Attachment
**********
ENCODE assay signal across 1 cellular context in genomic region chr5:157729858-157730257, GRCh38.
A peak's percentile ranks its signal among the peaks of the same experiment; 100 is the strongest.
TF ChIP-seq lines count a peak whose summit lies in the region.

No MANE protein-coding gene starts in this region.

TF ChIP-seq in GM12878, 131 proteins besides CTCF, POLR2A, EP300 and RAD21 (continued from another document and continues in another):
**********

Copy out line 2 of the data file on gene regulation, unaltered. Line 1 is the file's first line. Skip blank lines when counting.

A peak's percentile ranks its signal among the peaks of the same experiment; 100 is the strongest.